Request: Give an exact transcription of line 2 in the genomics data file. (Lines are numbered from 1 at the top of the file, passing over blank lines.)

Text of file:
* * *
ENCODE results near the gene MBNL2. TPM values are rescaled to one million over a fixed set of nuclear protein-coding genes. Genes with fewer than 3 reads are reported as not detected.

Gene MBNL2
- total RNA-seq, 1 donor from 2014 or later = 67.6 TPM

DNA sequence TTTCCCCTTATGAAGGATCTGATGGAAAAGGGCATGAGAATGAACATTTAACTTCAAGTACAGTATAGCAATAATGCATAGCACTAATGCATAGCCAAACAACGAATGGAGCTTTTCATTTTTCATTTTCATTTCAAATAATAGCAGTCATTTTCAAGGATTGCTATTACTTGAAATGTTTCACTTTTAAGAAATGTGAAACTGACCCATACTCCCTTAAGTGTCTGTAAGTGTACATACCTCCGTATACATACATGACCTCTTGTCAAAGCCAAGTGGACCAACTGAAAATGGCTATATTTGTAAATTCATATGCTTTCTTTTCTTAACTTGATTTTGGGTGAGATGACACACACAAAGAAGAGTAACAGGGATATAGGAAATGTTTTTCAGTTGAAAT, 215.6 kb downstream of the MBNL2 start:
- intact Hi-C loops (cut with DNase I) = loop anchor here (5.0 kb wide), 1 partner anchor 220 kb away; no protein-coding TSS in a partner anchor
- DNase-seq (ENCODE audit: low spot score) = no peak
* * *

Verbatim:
Gene MBNL2